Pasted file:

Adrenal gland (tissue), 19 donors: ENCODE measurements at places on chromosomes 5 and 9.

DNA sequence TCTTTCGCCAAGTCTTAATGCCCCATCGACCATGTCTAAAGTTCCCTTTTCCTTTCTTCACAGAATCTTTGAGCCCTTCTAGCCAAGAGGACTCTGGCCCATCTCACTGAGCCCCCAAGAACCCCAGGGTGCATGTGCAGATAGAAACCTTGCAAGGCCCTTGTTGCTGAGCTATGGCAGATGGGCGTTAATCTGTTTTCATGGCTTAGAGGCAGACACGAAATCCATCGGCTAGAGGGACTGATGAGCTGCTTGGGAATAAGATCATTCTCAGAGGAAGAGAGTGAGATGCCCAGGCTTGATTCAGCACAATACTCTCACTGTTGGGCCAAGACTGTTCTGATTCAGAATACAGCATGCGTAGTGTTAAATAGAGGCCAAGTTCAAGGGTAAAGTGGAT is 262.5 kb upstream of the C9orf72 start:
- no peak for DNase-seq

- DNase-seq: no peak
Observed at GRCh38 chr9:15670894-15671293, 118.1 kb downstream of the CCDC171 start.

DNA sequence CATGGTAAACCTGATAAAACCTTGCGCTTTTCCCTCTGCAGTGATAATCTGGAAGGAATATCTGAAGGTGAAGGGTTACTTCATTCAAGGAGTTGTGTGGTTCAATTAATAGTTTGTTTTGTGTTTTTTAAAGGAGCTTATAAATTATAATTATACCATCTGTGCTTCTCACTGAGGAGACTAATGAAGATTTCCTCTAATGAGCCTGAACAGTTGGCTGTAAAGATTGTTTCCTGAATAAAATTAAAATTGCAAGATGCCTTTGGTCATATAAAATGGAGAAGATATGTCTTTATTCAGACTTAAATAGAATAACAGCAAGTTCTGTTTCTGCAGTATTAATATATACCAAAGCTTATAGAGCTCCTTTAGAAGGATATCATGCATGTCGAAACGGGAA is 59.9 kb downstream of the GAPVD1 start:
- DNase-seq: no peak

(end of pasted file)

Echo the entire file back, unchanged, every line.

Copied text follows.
Adrenal gland (tissue), 19 donors: ENCODE measurements at places on chromosomes 5 and 9.

DNA sequence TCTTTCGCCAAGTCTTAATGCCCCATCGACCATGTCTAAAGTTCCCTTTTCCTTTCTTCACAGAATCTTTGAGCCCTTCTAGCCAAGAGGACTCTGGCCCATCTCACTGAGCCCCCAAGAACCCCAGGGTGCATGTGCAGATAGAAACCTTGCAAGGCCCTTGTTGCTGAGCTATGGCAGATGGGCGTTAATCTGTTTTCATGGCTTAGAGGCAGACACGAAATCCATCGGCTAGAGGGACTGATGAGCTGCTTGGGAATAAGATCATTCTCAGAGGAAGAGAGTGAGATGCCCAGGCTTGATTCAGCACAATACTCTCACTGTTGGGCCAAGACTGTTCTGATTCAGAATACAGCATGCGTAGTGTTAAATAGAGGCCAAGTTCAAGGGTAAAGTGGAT is 262.5 kb upstream of the C9orf72 start:
- no peak for DNase-seq

- DNase-seq: no peak
Observed at GRCh38 chr9:15670894-15671293, 118.1 kb downstream of the CCDC171 start.

DNA sequence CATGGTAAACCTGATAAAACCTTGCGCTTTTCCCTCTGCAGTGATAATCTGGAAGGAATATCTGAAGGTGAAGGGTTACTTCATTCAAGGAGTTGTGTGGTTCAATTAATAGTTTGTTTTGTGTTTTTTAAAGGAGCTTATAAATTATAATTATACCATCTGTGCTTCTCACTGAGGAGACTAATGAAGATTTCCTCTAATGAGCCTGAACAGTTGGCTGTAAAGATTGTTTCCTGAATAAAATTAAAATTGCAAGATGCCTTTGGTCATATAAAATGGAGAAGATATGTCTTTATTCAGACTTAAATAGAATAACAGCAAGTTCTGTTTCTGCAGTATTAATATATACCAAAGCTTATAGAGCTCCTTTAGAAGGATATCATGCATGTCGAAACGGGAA is 59.9 kb downstream of the GAPVD1 start:
- DNase-seq: no peak